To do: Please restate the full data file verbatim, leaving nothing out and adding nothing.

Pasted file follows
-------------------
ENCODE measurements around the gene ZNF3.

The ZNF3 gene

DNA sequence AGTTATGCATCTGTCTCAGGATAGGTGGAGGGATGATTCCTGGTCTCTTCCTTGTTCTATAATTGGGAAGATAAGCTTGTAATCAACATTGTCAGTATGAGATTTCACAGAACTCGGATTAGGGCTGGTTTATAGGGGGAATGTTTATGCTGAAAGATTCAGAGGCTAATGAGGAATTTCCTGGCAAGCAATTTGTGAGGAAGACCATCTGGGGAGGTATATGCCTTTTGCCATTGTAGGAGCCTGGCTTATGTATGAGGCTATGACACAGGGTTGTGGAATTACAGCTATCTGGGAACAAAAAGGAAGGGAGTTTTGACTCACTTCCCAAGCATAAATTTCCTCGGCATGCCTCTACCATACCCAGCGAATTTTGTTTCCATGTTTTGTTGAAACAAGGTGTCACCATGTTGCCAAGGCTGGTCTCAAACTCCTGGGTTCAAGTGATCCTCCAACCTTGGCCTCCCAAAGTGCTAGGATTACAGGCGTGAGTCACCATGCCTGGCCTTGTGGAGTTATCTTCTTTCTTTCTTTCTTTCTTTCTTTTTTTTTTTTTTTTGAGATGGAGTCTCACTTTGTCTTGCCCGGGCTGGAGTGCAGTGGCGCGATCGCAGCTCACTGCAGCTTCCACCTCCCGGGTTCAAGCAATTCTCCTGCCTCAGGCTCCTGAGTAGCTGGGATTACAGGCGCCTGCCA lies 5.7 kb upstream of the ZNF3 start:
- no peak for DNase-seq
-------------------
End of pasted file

ENCODE measurements around the gene ZNF3.

The ZNF3 gene

DNA sequence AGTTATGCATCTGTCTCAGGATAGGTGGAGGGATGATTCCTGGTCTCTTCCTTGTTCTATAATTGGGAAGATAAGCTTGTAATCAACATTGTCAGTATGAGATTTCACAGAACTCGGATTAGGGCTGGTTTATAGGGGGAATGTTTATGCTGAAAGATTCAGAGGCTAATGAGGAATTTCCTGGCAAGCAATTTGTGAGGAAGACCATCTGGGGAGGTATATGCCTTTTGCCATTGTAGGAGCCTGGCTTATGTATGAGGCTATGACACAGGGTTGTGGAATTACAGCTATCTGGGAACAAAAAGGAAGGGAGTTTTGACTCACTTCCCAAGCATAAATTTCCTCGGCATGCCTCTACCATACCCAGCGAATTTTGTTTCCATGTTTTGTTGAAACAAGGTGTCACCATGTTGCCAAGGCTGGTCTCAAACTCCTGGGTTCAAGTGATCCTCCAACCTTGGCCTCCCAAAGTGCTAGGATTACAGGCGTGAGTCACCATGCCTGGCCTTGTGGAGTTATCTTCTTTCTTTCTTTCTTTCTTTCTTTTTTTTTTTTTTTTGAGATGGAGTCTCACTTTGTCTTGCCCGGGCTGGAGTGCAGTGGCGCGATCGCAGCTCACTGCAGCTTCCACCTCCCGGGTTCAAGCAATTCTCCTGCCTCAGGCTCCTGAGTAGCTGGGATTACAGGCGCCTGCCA lies 5.7 kb upstream of the ZNF3 start:
- no peak for DNase-seq